Vail explores special districts so guests can stroll with booze
State’s current liquor regulation relaxations set to expire July 1
One of the few benefits of the COVID-19 pandemic was some loosening of the state’s liquor laws. Communities including Vail are now working to keep some of those exemptions in place.
Back in the years B.C. — Before COVID — if you bought an adult beverage in a bar or restaurant, you couldn’t leave the establishment with that drink in hand.
As restaurants and bars struggled with the pandemic, Colorado Gov. Jared Polis issued executive orders loosening some of those restrictions, including the ability to purchase a to-go cocktail. Vail officials in 2020 created “common consumption districts” in which guests can legally wander around portions of the town’s resort villages with a drink in hand.
The executive orders are set to expire July 1, so Vail business owners and officials are looking into creating state-authorized “entertainment districts” in which people can stroll certain areas of the villages with a drink in hand.
Those districts were authorized in 2019 by the Colorado Legislature. Beaver Creek created one of those districts that year.
During a presentation at the Vail Town Council’s Feb. 16 meeting, restaurateur Brian Nolan, who owns the Blue Moose Pizza restaurants in Vail and Beaver Creek, told councilmembers the Beaver Creek district has been a success.
Nolan also provided a bit of first-hand experience on how those districts would work.
Replying to a question about insurance requirements from Mayor Dave Chapin — a minority partner in Vendetta’s restaurant in Vail Village — Nolan said entertainment districts — also known as common consumption areas — don’t impose any further insurance burdens on individual businesses.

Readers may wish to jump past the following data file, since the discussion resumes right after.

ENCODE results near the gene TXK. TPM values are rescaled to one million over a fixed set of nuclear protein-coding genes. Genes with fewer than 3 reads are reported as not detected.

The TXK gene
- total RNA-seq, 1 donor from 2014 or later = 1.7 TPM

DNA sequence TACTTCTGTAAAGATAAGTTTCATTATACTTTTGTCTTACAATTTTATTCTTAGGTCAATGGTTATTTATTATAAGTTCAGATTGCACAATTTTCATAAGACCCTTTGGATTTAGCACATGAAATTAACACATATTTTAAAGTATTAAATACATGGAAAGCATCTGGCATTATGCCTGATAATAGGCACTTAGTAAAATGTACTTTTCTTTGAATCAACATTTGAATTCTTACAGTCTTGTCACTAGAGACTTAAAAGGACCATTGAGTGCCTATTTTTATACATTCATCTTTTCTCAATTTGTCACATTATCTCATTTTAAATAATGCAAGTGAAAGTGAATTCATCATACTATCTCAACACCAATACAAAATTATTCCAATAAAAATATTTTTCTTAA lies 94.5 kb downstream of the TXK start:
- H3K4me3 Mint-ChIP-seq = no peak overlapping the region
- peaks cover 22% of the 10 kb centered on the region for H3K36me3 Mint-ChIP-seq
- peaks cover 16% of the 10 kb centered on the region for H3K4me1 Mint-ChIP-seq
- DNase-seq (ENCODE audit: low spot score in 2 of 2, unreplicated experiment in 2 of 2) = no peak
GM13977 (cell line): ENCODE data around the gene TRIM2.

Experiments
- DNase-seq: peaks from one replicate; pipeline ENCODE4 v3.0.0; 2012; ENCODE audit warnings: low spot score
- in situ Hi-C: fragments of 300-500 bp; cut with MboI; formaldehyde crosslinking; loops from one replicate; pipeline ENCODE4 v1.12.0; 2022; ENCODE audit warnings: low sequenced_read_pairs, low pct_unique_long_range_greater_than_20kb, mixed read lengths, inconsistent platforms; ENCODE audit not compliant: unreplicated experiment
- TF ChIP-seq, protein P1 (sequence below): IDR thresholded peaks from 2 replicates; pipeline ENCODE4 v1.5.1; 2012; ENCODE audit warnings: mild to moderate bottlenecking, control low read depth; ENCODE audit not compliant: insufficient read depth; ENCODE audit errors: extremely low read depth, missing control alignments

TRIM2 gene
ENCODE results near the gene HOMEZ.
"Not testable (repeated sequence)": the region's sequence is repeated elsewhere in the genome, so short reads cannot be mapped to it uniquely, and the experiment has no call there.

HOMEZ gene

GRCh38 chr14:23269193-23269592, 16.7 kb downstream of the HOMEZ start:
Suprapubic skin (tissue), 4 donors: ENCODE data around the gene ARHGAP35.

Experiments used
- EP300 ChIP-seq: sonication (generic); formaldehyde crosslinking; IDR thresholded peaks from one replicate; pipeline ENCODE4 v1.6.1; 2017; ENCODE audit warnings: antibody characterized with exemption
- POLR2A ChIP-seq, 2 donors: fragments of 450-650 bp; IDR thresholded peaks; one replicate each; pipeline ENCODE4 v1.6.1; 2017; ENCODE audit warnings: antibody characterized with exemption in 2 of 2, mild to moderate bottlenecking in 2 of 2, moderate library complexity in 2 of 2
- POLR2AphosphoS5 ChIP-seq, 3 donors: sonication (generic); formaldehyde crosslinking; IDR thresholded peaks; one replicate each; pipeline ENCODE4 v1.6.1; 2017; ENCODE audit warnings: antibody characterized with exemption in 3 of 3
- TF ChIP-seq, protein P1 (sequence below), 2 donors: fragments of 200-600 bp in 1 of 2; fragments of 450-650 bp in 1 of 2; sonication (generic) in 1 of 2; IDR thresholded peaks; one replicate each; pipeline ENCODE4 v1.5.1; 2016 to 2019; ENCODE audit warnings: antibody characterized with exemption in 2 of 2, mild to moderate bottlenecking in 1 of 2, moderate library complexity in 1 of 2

The town and the business community will have to create an authority for those districts, something Vail Town Attorney Matt Mire said is fairly straightforward.
But any state-sanctioned districts may be different than the ones currently in place. The state law prohibits creating common consumption areas where motorized traffic is allowed.
The idea, Nolan said, is to not have traffic driving through a festival or other event.
The town’s current consumption areas include the pedestrian portion of East Meadow Drive through Vail Village. Town buses usually run through that area, but don’t now due to passenger restrictions on the town’s transit system.
Mire said districts can be time-limited, which would allow deliveries into the resort villages. Transit, though, is a different story. State law currently doesn’t distinguish between transit and other vehicle traffic.
Nolan said he’s spoken with State Senator Kerry Donovan, who represents Eagle County and was a co-sponsor of the 2019 legislation. Nolan said Donovan is willing to go back to the legislature to try to amend the bill if needed.
Forming an entertainment district and drawing its boundaries could provide a serious boost to restaurant and bar revenue, even without pandemic restrictions in place.
Nolan said areas including Denver’s Larimer Street and 16th Street Mall have formed organizations for special districts, adding that state officials see those districts as a good thing.
At Beaver Creek over the summer, “There was an astronomical amount of cocktails sold,” Nolan said. “It’s a lot of revenue.”
While all council members agreed to move forward with creating districts for Vail, Chapin was particularly enthusiastic.
“Let’s keep this thing going,” he said. “People love it.”
• A formal “special entertainment district” allows people to wander with alcoholic beverages in traffic-free areas.
• Patrons carry drinks that bear the name of the establishment that sold those drinks.
• Beaver Creek has a county-authorized district.
• Denver’s 16th Street Mall is also a a special entertainment district.